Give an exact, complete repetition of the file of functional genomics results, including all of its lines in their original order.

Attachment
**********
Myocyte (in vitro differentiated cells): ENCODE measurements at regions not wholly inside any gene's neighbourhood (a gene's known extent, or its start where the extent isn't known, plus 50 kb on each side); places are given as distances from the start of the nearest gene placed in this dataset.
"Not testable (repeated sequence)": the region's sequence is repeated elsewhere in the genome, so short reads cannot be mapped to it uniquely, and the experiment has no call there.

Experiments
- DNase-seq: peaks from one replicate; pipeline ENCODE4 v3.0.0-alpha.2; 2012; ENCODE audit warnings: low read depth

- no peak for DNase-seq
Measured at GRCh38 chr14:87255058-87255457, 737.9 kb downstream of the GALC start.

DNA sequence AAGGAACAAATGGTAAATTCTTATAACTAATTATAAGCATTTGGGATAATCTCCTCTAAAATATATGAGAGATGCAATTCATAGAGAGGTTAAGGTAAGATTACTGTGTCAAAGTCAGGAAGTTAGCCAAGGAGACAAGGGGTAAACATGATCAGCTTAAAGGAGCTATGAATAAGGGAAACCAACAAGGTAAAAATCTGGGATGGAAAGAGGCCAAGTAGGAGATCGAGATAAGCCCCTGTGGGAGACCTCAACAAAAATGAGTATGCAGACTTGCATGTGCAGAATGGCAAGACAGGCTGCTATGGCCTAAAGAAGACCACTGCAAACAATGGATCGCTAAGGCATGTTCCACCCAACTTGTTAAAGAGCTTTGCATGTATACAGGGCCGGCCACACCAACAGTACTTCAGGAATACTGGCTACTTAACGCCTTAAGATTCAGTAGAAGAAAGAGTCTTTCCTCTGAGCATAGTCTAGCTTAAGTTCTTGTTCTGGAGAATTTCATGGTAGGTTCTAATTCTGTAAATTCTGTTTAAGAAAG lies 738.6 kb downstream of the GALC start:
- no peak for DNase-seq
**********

Myocyte (in vitro differentiated cells): ENCODE measurements at regions not wholly inside any gene's neighbourhood (a gene's known extent, or its start where the extent isn't known, plus 50 kb on each side); places are given as distances from the start of the nearest gene placed in this dataset.
"Not testable (repeated sequence)": the region's sequence is repeated elsewhere in the genome, so short reads cannot be mapped to it uniquely, and the experiment has no call there.

Experiments
- DNase-seq: peaks from one replicate; pipeline ENCODE4 v3.0.0-alpha.2; 2012; ENCODE audit warnings: low read depth

- no peak for DNase-seq
Measured at GRCh38 chr14:87255058-87255457, 737.9 kb downstream of the GALC start.

DNA sequence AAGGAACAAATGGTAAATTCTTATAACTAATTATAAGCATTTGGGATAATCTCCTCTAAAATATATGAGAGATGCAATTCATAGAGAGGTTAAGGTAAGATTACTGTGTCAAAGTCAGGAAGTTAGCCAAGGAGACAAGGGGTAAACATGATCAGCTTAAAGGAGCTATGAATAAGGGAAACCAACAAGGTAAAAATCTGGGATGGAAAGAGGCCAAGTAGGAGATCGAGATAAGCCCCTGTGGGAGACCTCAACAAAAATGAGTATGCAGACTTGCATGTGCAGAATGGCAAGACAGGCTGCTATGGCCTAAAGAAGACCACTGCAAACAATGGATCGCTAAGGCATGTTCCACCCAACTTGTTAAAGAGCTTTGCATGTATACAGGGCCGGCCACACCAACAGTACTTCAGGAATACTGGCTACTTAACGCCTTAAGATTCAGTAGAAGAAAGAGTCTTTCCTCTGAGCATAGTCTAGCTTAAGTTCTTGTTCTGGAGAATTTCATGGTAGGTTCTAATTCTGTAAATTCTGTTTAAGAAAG lies 738.6 kb downstream of the GALC start:
- no peak for DNase-seq